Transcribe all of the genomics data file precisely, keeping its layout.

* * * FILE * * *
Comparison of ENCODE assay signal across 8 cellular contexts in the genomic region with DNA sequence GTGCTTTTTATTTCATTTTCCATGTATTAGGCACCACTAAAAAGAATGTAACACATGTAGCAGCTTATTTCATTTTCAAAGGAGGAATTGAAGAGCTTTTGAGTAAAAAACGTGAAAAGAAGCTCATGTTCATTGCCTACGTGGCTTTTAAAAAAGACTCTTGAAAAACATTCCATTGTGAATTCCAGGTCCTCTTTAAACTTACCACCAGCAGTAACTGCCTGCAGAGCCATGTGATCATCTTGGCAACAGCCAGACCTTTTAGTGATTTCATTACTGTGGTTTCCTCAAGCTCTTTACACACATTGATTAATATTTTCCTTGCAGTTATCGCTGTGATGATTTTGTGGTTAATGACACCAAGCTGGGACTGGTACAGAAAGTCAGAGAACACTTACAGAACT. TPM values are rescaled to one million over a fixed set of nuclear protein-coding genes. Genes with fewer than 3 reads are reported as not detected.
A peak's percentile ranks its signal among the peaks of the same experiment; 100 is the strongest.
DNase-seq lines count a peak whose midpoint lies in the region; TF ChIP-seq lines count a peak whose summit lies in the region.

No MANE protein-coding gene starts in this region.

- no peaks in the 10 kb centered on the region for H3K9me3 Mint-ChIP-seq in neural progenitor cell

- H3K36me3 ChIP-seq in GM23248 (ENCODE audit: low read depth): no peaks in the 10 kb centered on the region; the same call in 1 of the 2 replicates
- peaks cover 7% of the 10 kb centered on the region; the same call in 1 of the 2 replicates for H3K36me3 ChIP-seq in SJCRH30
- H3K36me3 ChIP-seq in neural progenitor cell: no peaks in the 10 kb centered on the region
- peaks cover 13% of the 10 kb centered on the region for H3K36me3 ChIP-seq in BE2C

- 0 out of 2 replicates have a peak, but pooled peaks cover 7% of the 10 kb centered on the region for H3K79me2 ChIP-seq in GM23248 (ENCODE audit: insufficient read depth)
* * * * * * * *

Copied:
Comparison of ENCODE assay signal across 8 cellular contexts in the genomic region with DNA sequence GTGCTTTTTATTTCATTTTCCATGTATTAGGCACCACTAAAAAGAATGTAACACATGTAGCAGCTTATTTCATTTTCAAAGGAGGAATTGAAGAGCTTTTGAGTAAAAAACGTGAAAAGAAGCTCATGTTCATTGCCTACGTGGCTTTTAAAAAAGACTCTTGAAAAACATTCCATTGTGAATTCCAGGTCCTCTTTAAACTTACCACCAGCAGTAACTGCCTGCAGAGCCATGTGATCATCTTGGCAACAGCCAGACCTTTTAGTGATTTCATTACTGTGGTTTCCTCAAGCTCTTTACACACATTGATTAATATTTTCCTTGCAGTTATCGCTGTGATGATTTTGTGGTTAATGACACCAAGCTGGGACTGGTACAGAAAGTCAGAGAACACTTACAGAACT. TPM values are rescaled to one million over a fixed set of nuclear protein-coding genes. Genes with fewer than 3 reads are reported as not detected.
A peak's percentile ranks its signal among the peaks of the same experiment; 100 is the strongest.
DNase-seq lines count a peak whose midpoint lies in the region; TF ChIP-seq lines count a peak whose summit lies in the region.

No MANE protein-coding gene starts in this region.

- no peaks in the 10 kb centered on the region for H3K9me3 Mint-ChIP-seq in neural progenitor cell

- H3K36me3 ChIP-seq in GM23248 (ENCODE audit: low read depth): no peaks in the 10 kb centered on the region; the same call in 1 of the 2 replicates
- peaks cover 7% of the 10 kb centered on the region; the same call in 1 of the 2 replicates for H3K36me3 ChIP-seq in SJCRH30
- H3K36me3 ChIP-seq in neural progenitor cell: no peaks in the 10 kb centered on the region
- peaks cover 13% of the 10 kb centered on the region for H3K36me3 ChIP-seq in BE2C

- 0 out of 2 replicates have a peak, but pooled peaks cover 7% of the 10 kb centered on the region for H3K79me2 ChIP-seq in GM23248 (ENCODE audit: insufficient read depth)